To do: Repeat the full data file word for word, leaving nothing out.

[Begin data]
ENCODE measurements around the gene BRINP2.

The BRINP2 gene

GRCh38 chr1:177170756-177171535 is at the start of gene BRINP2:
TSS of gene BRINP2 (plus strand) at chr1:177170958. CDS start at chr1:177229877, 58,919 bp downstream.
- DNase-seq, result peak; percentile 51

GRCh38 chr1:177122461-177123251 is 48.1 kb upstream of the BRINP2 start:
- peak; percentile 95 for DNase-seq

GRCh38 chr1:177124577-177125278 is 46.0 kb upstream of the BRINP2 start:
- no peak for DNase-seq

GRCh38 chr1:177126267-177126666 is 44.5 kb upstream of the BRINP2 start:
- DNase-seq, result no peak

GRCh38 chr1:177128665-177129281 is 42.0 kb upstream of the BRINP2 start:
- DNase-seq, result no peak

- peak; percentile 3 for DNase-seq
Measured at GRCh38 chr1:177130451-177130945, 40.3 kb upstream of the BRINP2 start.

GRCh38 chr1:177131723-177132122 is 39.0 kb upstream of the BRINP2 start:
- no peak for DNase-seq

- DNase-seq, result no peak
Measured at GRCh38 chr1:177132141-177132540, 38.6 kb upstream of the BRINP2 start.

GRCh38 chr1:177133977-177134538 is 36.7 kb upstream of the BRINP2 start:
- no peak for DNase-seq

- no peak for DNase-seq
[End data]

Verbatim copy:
ENCODE measurements around the gene BRINP2.

The BRINP2 gene

GRCh38 chr1:177170756-177171535 is at the start of gene BRINP2:
TSS of gene BRINP2 (plus strand) at chr1:177170958. CDS start at chr1:177229877, 58,919 bp downstream.
- DNase-seq, result peak; percentile 51

GRCh38 chr1:177122461-177123251 is 48.1 kb upstream of the BRINP2 start:
- peak; percentile 95 for DNase-seq

GRCh38 chr1:177124577-177125278 is 46.0 kb upstream of the BRINP2 start:
- no peak for DNase-seq

GRCh38 chr1:177126267-177126666 is 44.5 kb upstream of the BRINP2 start:
- DNase-seq, result no peak

GRCh38 chr1:177128665-177129281 is 42.0 kb upstream of the BRINP2 start:
- DNase-seq, result no peak

- peak; percentile 3 for DNase-seq
Measured at GRCh38 chr1:177130451-177130945, 40.3 kb upstream of the BRINP2 start.

GRCh38 chr1:177131723-177132122 is 39.0 kb upstream of the BRINP2 start:
- no peak for DNase-seq

- DNase-seq, result no peak
Measured at GRCh38 chr1:177132141-177132540, 38.6 kb upstream of the BRINP2 start.

GRCh38 chr1:177133977-177134538 is 36.7 kb upstream of the BRINP2 start:
- no peak for DNase-seq

- no peak for DNase-seq